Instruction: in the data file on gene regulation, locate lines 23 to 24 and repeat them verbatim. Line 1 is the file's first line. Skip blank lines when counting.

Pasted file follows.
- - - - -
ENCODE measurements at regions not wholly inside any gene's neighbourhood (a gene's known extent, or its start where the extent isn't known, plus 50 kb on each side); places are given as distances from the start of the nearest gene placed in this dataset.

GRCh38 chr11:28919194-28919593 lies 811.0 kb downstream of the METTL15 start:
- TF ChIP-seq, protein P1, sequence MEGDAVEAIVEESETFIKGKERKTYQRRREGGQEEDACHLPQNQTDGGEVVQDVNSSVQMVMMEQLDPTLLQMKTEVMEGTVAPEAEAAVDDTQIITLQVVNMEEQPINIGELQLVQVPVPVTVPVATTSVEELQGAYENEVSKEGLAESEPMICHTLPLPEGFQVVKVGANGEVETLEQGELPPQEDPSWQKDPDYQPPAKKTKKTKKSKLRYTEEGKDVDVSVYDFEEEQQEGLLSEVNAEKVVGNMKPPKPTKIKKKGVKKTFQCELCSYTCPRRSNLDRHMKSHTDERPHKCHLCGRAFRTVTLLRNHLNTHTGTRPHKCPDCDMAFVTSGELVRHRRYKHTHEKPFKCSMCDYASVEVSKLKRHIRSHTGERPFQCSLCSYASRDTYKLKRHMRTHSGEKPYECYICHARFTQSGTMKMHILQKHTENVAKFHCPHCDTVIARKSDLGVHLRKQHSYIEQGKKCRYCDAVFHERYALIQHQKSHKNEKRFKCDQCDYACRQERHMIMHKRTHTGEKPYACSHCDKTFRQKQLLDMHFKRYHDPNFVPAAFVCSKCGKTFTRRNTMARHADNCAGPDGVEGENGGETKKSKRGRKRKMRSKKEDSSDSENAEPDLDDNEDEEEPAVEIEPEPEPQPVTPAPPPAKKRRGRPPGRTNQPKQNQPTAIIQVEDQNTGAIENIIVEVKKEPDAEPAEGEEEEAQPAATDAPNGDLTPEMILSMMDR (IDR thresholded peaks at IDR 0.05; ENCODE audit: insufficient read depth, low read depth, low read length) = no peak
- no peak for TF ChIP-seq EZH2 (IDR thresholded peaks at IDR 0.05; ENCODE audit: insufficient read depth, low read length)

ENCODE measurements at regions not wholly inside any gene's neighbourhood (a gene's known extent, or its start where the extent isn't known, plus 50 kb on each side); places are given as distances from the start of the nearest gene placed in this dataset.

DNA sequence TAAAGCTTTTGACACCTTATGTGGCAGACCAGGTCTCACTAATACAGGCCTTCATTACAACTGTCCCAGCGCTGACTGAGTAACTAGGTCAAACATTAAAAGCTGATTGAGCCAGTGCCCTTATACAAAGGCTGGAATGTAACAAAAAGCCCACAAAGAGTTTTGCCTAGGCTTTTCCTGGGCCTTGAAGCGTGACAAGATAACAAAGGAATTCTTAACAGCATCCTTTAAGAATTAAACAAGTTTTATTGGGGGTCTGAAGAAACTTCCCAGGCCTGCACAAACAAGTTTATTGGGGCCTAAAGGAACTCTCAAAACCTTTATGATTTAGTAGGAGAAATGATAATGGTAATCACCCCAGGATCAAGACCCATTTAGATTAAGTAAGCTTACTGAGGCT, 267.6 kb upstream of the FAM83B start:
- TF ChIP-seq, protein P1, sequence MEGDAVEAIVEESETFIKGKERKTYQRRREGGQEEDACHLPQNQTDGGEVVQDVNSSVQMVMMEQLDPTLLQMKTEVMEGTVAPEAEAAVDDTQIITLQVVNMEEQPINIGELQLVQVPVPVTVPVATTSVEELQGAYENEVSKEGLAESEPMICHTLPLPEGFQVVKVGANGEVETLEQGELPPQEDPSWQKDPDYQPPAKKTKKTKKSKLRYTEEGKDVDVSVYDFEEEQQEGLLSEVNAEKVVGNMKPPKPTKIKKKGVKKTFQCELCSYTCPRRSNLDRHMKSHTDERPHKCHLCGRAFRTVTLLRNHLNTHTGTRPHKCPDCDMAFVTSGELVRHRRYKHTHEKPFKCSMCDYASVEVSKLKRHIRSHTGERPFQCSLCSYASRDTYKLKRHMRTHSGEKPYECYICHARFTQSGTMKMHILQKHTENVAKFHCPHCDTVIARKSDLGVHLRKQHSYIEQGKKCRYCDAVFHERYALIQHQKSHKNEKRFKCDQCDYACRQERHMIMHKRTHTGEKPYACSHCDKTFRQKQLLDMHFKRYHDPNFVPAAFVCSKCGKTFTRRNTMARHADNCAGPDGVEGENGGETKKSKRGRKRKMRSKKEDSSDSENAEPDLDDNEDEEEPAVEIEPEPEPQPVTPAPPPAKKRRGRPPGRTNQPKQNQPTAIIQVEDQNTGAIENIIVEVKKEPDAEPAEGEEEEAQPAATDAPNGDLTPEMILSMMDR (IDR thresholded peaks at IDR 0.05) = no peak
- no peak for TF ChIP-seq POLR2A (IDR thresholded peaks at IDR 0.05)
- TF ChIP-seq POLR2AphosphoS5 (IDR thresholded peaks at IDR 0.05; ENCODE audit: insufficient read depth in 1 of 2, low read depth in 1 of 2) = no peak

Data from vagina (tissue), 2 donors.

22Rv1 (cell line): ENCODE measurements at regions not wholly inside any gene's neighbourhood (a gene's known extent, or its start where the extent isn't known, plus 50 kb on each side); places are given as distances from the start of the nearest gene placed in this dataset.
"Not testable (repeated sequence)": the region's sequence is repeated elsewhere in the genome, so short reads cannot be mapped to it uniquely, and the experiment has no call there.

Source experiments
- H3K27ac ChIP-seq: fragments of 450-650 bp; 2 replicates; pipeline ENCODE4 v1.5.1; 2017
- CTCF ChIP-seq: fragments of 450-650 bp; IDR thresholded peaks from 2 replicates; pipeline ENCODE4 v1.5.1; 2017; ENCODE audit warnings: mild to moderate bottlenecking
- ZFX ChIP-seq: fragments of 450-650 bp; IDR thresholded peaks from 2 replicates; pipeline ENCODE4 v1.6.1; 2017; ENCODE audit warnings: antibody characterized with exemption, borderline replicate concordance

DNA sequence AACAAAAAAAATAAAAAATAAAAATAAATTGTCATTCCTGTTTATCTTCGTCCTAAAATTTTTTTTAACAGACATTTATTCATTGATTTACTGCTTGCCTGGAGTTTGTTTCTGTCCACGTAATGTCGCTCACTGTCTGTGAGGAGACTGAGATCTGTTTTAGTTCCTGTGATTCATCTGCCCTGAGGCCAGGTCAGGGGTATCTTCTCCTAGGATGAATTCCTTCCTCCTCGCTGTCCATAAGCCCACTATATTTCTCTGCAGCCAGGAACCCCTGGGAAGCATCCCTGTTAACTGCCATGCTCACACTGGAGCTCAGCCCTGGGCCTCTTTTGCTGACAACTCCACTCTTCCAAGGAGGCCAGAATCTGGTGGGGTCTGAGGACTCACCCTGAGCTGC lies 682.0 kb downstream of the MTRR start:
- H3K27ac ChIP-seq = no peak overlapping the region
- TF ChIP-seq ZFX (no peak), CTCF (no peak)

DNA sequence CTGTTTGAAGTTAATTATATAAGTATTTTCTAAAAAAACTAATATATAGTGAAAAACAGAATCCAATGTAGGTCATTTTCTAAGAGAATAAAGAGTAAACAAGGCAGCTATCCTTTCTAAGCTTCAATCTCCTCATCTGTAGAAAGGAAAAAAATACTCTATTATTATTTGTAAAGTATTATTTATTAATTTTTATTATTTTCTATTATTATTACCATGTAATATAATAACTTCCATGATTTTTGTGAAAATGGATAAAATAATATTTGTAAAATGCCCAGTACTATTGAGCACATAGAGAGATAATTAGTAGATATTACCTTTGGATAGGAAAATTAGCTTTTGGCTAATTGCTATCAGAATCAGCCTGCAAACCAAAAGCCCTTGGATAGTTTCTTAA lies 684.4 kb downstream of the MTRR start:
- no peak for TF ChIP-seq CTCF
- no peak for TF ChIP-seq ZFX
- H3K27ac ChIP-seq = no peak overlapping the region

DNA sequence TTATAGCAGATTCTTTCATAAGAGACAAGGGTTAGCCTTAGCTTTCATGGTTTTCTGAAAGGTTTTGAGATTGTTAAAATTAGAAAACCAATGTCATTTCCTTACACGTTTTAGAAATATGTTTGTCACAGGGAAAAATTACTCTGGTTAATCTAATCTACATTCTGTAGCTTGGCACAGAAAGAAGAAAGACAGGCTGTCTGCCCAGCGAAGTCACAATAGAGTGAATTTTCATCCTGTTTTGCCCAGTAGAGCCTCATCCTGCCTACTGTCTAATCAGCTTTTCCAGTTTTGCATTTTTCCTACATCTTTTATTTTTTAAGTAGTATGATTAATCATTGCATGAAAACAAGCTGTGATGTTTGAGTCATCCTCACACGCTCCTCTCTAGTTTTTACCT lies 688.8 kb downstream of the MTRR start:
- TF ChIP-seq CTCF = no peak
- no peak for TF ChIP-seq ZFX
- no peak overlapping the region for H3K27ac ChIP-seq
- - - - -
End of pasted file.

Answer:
- H3K27ac ChIP-seq = no peak overlapping the region

DNA sequence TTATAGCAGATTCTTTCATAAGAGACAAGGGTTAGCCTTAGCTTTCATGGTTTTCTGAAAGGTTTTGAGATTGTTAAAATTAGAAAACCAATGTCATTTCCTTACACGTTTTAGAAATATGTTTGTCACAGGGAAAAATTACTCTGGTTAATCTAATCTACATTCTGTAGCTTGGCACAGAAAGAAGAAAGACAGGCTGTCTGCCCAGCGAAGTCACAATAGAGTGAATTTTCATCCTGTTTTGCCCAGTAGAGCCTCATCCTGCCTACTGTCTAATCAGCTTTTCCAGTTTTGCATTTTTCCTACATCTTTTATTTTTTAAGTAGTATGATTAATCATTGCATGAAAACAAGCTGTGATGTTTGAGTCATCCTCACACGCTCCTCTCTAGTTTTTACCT lies 688.8 kb downstream of the MTRR start: